The Use of Dogs in Hospitals

Animal Assisted Therapy
By Amy McCullough, PhD, Ashleigh Ruehrdanz, MPH, & Molly Jenkins, MSW of American Humane Association (originally published in HABRI Central Briefs)

According to the Centers for Disease Control and Prevention (2015), over 35 million people are hospitalized in the U.S. every year. Many hospitals across the country have incorporated animal programs, such as “animal-assisted therapy” (AAT), “animal-assisted activities” (AAA), “animal-assisted interactions or interventions” (AAI), resident animals, or pet visitation to give patients the opportunity to interact safely with dogs and to make the hospital environment more comfortable and less stressful. Continue reading

2015 in Pictures: Victories for America’s Children and Animals

Caucus of the Humane Bond

2015 was a remarkable year for America’s oldest national humanitarian organization – one in which we touched more than 42,000 lives every minute with lifesaving, life-affirming programs that made a difference for hundreds of millions of children and animals.  Here are just a few highlights of our work that you made possible this year:

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Butler Visits South Carolina to Help Flood Victims

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The beginning of October brought unprecedented flooding to South Carolina and first responders, including American Humane Association’s Red Star Rescue team sprang into action, saving stranded residents from cars and homes (and in our case, frightened animals from abandoned houses and floating debris). Columbia, South Carolina had multiple dam breaches and record rainfall, causing water to engulf the roadways and overtake many homes. 

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Helping Those Who Keep Us Safe

Ike Weaver and Nitro and Daniel BelcherThe statistics are sobering. According to a recent five-year study conducted by the Congressional Budget Office (2012), approximately 1 in 4 recent combat veterans who received treatment through the Veterans’ Administration was diagnosed with Post-Traumatic Stress (PTS). As the conflicts continue in Iraq and Afghanistan, these numbers are likely to rise, driving increased need for PTS service dogs to support the trauma recovery of our nation’s heroes.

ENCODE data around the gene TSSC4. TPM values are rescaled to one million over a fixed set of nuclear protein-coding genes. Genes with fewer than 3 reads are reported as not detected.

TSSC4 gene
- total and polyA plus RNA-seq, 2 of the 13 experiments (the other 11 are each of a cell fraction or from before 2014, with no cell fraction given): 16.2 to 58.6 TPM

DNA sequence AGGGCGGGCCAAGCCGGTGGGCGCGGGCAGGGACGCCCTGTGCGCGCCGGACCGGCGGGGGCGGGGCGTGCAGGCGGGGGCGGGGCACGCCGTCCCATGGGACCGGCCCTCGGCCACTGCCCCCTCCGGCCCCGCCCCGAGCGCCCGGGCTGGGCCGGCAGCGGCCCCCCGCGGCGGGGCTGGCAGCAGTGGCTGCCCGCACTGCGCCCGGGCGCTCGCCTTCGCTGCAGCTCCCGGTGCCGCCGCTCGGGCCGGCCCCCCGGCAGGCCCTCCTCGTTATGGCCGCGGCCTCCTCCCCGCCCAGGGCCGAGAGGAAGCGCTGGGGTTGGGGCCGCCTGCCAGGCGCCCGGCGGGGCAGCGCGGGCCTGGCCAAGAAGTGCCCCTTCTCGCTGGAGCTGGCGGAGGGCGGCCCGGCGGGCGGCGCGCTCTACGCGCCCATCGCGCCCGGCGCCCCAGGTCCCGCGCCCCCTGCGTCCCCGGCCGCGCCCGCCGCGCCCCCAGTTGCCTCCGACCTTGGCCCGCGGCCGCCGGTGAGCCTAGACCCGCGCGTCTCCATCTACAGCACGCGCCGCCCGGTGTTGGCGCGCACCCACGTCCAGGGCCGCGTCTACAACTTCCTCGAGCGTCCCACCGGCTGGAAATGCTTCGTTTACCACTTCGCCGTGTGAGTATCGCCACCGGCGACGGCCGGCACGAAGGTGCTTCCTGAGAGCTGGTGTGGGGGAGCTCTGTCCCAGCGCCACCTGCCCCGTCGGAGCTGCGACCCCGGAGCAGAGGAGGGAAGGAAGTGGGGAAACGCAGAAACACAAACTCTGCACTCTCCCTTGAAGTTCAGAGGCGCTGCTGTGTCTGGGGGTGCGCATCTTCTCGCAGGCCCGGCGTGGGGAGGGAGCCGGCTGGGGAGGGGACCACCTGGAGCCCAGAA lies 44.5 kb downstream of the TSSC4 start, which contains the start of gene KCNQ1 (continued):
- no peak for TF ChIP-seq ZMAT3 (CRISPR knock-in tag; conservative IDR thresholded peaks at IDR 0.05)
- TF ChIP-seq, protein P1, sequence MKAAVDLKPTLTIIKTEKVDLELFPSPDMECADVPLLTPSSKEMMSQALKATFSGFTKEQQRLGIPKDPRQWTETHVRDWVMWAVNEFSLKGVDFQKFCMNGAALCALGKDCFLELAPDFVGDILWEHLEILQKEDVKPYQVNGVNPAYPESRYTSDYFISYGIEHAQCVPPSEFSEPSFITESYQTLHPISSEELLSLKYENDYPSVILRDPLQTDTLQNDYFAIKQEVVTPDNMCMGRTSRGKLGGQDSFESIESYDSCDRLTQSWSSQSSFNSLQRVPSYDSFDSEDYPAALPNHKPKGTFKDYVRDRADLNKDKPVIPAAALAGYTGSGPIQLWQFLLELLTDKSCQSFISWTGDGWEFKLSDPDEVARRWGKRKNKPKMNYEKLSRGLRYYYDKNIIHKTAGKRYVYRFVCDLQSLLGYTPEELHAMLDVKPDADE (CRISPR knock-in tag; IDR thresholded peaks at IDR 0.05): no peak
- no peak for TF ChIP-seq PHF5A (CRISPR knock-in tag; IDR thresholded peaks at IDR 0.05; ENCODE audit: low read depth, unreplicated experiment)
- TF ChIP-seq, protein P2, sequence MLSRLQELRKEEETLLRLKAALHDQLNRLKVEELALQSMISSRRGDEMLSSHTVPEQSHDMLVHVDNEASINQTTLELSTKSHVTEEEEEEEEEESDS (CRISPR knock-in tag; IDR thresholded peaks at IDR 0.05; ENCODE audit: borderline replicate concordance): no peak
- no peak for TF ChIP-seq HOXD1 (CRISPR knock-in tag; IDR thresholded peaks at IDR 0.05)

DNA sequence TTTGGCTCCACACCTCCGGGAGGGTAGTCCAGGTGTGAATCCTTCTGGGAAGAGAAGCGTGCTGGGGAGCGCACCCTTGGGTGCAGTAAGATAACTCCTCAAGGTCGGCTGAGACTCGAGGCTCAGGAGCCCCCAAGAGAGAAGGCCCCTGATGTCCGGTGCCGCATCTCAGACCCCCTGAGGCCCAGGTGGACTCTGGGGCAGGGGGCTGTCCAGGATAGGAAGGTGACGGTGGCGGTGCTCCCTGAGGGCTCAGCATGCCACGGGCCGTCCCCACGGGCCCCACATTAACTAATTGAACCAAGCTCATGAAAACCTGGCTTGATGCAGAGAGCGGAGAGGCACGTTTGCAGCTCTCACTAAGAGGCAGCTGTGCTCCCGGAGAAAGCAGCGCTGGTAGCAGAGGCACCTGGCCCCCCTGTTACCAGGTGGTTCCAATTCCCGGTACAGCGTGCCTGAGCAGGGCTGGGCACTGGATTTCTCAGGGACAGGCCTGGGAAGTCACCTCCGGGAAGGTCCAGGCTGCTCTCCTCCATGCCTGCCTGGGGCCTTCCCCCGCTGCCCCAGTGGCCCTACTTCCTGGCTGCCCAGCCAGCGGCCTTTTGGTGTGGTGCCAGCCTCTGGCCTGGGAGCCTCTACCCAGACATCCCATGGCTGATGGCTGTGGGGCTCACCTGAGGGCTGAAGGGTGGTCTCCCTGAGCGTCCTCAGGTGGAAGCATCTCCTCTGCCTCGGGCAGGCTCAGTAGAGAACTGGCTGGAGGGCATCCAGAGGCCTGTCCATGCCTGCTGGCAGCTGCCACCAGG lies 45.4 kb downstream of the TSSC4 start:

One of my favorite parts of my job is helping administer American Humane Association’s grant program, Wags4Patriots, which awards grants to military veterans to help offset the training and adoption costs for PTS service dogs. Thanks to the generosity of sponsors such as NCR Foundation and Kal Kan, American Humane Association awarded four new grants to military veterans. Here’s what two of them had to say: Continue reading

Canines and Childhood Cancer Study Presented at Conference

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This month, I traveled to the American Society of Pediatric Hematology Oncology Conference in Phoenix, Arizona to present a poster showing preliminary data from American Humane Association’s Canines and Childhood Cancer (CCC) study. The CCC Study, funded by Zoetis, seeks to examine and document the healing effects of animal therapy on child cancer patients and their families.  This conference is attended by more than 1,000 pediatric hematologists and oncologists each year, including doctors from many of our research study sites. Pediatric oncologists from our participating children’s hospitals at U Mass, Vanderbilt and Randall stopped by the poster to talk about the study’s progress and share positive stories regarding their involvement in the CCC study and how much the children enjoy the dogs. Continue reading

Battle Buddies: A Mother’s Heartfelt Plea

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Friends,

This week, I head to Capitol Hill to advocate for America’s military and contract working dogs – our canine war heroes. I’ll be joined by Specialist Brent Grommet, Corporal Jeff DeYoung, and their battle buddies, with our celebrity champion, Naomi Judd. As we prepare to advocate for changes affecting military and contract working dogs, I am reminded of the healing power of the bond for battle buddies on both ends of the leash. Continue reading